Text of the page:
• Study links environmental pollution to antibiotic resistance
  • Antibiotic-resistant bacteria cause difficult-to-treat diseases in humans
  • Certain agricultural activities promote resistance to drugs of certain bacteria 

Some antibiotic resistance cases could be due to pollution. This is what a team of researchers indicated in a new study that sought to establish correlation between the condition and the environment.

In the study published in the journal Microbial Biotechnology, the team of scientists led by Jesse C. Thomas IV, an alumnus of the College of Public Health and the Savannah River Ecology Laboratory, indicated that there appears to be evidence to suggest that certain antibiotic resistance cases are caused by pollution. The researchers came up with this idea after noticing that certain soils with heavy metals contained a higher number of bacteria hosts with antibiotic-resistant genes (ARGs).

For the study, Thomas and his colleagues obtained soil samples from the U.S. Department of Energy’s Savannah River Site that’s located close to Aiken, S.C. They then used genomic analysis to determine the presence of antibiotic-resistant genes in the bacterial hosts present in the samples.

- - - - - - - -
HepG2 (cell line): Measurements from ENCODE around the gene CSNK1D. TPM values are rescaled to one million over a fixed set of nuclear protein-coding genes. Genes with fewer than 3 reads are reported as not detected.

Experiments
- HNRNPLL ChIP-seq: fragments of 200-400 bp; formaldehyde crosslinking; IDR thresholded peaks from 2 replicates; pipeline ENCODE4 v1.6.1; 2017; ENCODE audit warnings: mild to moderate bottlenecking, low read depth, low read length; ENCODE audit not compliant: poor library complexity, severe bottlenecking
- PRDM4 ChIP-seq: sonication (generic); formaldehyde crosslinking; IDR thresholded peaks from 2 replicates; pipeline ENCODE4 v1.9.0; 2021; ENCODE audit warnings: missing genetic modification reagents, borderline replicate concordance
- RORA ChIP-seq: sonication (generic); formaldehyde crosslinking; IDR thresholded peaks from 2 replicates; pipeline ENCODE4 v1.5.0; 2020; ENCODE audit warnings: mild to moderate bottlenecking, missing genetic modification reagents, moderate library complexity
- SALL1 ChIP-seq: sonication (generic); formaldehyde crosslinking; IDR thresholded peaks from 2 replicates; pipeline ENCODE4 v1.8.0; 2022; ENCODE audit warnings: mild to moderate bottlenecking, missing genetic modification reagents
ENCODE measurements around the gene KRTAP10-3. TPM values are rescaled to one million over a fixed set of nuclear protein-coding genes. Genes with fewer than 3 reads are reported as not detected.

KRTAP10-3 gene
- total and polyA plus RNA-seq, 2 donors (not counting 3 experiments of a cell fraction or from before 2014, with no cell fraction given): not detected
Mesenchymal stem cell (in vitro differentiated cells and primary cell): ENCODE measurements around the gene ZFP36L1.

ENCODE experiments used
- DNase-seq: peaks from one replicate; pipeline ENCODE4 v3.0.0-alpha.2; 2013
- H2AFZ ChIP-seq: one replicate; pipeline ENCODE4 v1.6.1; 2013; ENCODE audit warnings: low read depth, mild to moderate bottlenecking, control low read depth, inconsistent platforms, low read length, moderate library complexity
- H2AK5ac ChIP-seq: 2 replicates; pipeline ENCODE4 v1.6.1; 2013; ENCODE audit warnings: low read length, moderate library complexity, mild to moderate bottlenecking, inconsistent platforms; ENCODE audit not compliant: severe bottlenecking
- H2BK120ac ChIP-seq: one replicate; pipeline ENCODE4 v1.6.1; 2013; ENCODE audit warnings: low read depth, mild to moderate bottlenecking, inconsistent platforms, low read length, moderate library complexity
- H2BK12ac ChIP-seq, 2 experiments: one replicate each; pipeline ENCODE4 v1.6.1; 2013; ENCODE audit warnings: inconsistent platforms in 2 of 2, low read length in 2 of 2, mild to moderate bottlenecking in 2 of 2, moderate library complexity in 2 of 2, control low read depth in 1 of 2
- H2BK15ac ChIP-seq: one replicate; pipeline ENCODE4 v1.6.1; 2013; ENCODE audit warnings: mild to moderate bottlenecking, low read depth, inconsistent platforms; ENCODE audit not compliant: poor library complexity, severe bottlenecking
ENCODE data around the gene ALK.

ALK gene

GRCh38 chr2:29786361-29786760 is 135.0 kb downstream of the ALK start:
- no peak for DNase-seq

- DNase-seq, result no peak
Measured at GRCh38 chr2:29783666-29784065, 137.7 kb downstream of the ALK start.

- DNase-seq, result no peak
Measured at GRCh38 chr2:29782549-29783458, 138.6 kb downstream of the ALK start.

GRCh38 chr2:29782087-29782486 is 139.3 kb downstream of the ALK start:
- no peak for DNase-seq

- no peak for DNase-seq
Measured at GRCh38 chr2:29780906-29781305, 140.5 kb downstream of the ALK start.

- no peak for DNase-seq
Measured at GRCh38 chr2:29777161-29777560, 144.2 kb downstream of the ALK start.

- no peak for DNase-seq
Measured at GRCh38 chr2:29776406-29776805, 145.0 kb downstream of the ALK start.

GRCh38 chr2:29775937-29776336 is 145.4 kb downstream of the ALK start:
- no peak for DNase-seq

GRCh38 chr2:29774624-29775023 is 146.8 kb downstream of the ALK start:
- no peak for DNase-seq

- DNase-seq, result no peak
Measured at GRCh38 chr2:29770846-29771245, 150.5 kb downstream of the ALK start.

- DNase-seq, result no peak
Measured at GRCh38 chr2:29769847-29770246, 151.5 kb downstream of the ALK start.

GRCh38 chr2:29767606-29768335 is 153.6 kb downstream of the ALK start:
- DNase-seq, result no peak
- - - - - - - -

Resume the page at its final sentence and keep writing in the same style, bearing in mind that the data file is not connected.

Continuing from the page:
The bacterial hosts the researchers found in the samples included Streptomyces, Bradyrhizobium, Mycobacterium and Acidobacteriaoceae and they contained ARGs for drugs like polymyxin, bacitracin, and vancomycin. They also had a strong defense against heavy metals (copper, arsenic, zinc and cadmium) and many other antibiotics.

Antibiotic resistance happens when bacteria and other germs develop the ability to resist drugs designed to kill them. When these antibiotic-resistant bacteria infect humans, the conditions they bring could be very difficult or impossible to treat, according to the Centers for Disease Control and Prevention (CDC).

In most cases, bacteria develop resistance to certain drugs when humans overuse antibiotics. Many people tend to take antibiotics even if they are not the appropriate treatment, forgoing doctors’ orders. The CDC said that about one-third or one-half of antibiotic use in humans is inappropriate.

The main takeaway from the new study is that certain agricultural activities and the combustion of fossil fuels lead to pollution, which could then lead to antibiotic resistance of certain bacteria and germs in the environment. As such, it is important to examine the environment to mitigate the proliferation of ARGs and their transmission to humans.

“We need a better understanding of how bacteria are evolving over time. This can impact our drinking water and our food and eventually our health,” Thomas, who now serves as a biologist at the CDC, said in a press release.

Bacteria, as seen under a microscope. PublicDomainPictures/Pixabay